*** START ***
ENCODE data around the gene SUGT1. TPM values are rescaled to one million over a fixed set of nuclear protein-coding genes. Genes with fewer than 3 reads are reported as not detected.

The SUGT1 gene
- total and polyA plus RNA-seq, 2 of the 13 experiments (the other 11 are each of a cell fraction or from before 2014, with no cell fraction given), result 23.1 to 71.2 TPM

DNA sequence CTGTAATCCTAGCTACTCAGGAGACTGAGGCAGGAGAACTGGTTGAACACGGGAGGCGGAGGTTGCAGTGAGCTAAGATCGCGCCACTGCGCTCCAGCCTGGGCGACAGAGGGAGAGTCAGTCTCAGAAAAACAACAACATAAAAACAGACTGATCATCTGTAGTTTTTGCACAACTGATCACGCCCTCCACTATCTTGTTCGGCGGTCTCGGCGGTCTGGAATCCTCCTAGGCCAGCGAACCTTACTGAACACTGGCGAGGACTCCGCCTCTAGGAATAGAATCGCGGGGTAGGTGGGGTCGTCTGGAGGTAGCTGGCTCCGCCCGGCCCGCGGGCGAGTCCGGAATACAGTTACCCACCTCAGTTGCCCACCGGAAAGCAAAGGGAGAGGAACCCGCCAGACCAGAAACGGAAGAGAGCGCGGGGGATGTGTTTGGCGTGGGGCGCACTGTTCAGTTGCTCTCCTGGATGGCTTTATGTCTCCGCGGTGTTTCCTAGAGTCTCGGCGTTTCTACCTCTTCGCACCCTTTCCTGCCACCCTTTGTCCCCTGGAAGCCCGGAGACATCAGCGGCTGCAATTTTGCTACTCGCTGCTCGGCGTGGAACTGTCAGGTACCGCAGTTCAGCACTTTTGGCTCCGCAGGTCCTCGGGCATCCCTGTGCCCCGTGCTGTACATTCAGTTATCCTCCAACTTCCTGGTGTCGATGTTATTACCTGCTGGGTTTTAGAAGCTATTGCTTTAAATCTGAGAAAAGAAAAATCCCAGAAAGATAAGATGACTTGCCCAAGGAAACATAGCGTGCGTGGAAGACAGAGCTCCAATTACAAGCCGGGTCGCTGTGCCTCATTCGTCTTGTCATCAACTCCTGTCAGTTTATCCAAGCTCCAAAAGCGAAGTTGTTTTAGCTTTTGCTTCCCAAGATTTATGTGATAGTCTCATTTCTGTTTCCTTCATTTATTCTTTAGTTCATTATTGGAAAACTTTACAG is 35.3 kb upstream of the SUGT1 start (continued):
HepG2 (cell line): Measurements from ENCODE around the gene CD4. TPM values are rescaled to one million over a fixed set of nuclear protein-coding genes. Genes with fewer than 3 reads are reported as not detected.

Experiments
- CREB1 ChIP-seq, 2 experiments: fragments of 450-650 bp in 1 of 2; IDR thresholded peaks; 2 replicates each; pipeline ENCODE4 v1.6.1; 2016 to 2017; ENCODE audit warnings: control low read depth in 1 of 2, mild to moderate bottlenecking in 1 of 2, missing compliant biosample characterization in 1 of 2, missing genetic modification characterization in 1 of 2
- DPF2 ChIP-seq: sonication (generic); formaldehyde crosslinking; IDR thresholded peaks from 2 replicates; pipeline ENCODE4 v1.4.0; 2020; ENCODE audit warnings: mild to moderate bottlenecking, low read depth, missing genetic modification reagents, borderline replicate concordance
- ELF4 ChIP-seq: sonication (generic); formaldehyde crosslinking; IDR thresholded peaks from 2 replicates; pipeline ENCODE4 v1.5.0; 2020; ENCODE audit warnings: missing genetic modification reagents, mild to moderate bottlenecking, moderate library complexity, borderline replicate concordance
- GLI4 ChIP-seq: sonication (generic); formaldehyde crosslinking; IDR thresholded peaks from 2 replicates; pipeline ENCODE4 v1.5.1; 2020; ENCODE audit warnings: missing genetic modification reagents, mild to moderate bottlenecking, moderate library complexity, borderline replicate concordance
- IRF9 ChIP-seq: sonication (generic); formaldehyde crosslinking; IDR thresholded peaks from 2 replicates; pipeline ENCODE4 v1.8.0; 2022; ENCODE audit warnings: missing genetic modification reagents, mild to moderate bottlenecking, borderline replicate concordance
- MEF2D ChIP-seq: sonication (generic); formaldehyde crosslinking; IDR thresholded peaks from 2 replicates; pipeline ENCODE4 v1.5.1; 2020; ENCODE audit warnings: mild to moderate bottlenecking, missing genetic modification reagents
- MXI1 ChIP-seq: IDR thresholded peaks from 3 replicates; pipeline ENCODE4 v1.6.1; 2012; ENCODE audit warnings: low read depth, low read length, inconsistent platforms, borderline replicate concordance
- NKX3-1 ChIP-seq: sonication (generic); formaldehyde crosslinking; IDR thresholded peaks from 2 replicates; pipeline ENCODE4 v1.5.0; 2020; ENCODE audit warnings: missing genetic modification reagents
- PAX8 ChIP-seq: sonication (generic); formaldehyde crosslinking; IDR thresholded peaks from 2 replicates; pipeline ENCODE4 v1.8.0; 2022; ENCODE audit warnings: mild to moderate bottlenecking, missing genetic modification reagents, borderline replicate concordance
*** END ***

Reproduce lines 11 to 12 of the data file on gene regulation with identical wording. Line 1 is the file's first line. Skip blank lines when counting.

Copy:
- IRF9 ChIP-seq: sonication (generic); formaldehyde crosslinking; IDR thresholded peaks from 2 replicates; pipeline ENCODE4 v1.8.0; 2022; ENCODE audit warnings: missing genetic modification reagents, mild to moderate bottlenecking, borderline replicate concordance
- MEF2D ChIP-seq: sonication (generic); formaldehyde crosslinking; IDR thresholded peaks from 2 replicates; pipeline ENCODE4 v1.5.1; 2020; ENCODE audit warnings: mild to moderate bottlenecking, missing genetic modification reagents